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Alcohol’s Effect on Probiotic Bacteria in the Gut

 You can blame it on the “one more beer” you didn’t really need or perhaps a weekend filled with festivities. Whatever your reason for drinking is, it doesn’t matter at all. We’ve all experience stomach-churning, head pounding, and cotton-mouth effects of a hangover at some time or another. When we speak of hangovers, we are concerned about dehydration and the effects of alcohol on your liver. However, the impact of alcohol on gut bacteria is often forgotten, though.


How does alcohol affect gut health?


The effects of alcohol are quite toxic on the body. To name a few, it affects the following:

  • Central nervous system
  • Blood sugar level
  • Digestive tract
  • Blood circulation
  • Immune function
  • Liver

The liver- the body’s waste processing system, must work overtime to process the toxins that are released by alcohol. Therefore, drinking too much alcohol can cause damages to the liver. Alcohol can also overwhelm the GI tract, especially in high concentrations and amounts. This can kill the beneficial bacteria that live in the gut.

Beneficial bacteria are important for gut health and many other bodily functions. As the number of beneficial bacteria in the gut decreases, harmful pathogens can flourish, especially bacteria, viruses, and fungi. You call this dysbiosis or imbalances of gut bacteria. The resulting dysbiosis in the gut can lead to inflammation. Those who consume alcohol regularly have higher rates of dysbiosis, which can then lead to GI inflammation.


Inflammation of the gut barrier can result in a leaky gut, or the gut barrier-breaking open. The bacteria and chemicals from the foods you ingest can now enter your bloodstream. As a result, the immune system becomes overly active, and inflammation in the body increases.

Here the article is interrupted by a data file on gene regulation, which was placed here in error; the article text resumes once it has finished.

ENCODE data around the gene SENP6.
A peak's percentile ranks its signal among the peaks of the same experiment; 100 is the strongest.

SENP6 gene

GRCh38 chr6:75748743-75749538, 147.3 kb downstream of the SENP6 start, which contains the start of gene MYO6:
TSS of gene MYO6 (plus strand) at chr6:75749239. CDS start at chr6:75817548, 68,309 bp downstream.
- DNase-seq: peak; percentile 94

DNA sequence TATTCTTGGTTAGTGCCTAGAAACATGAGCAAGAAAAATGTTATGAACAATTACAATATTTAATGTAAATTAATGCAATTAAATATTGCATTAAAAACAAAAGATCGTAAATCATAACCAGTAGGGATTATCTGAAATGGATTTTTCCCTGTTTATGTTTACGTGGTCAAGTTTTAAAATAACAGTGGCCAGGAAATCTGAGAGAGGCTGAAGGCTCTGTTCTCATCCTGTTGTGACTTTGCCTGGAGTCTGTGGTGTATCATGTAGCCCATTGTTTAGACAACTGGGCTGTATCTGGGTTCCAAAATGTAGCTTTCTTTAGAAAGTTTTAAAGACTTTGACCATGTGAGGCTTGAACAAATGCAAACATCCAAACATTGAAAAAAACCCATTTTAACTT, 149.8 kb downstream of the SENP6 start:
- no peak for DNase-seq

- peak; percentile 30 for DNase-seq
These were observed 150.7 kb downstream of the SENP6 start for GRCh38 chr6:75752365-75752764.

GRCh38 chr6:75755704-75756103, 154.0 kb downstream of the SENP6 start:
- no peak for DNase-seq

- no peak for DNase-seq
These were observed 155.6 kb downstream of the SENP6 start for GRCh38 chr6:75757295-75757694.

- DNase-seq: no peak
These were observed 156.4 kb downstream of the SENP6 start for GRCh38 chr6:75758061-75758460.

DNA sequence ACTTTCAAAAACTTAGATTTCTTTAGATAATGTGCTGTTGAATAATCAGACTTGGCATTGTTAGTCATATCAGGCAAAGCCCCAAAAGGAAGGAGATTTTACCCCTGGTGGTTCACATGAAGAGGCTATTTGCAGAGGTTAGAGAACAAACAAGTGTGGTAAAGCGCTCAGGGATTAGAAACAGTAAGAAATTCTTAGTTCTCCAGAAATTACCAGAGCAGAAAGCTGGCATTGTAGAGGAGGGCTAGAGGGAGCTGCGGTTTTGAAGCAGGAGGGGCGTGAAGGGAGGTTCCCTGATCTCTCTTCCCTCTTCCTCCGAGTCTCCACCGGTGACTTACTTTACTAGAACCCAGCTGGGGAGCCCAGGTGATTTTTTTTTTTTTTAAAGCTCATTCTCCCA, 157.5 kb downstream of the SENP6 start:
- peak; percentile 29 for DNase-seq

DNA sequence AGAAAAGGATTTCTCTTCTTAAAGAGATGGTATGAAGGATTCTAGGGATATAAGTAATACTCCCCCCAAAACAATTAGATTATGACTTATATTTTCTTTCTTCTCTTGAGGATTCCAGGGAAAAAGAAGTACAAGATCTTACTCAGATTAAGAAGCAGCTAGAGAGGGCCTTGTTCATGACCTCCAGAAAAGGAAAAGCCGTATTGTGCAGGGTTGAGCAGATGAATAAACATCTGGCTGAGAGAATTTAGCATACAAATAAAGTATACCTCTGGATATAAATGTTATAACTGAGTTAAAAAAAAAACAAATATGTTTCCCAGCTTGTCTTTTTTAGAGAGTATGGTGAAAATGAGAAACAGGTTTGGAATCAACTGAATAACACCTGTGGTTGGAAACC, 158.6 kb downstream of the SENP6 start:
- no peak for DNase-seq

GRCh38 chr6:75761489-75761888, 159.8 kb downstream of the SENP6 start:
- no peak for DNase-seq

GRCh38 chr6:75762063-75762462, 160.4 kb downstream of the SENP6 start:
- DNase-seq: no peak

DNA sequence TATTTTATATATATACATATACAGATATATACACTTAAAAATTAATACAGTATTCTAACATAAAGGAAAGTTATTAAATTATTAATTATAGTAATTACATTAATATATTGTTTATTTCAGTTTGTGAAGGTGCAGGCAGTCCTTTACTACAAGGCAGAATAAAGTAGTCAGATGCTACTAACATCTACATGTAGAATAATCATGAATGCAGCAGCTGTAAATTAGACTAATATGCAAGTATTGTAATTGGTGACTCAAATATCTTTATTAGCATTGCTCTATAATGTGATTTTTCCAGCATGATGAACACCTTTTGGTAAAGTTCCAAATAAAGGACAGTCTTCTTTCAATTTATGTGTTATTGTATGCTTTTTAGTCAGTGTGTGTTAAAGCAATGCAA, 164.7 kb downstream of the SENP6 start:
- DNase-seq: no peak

So, there is no surprise that dysbiosis has been linked to chronic diseases such as diabetes, heart problems, anxiety and depression, and even memory loss.


Can you drink alcohol while taking probiotic supplements?


Yes, you can take probiotic supplements while you drink alcohol. Unlike some prescription and over-the-counter medications, taking probiotics after drinking a glass or two won’t cause any harm.

The problem is that it can compromise the effectiveness of the supplement. Alcohol not only destroys good bacteria in the gut but also destroys the good bacteria within the supplements. Probiotics are also impacted by how much alcohol you drink. A glass or two won’t hurt, but multiple glasses can harm your liver, gut flora, and overall well-being.


You should also consider what time you take your probiotics. Drinking alcohol and taking probiotics at the same time is not advised. Spacing out ensures that the probiotic bacteria can reach and reproduce in the intestines.

It is possible that your probiotic bacteria will not survive the journey from your mouth to your intestines if you drink a lot of alcohol. The high alcohol levels in your system will kill off the beneficial gut bacteria instead.

We recommend that you take your supplements in the morning or at lunchtime if you know that you’re going to drink tonight. This way, you can reap the full benefits of the supplement. You should also take your supplement the next day to negate the negative effects of alcohol on your body.

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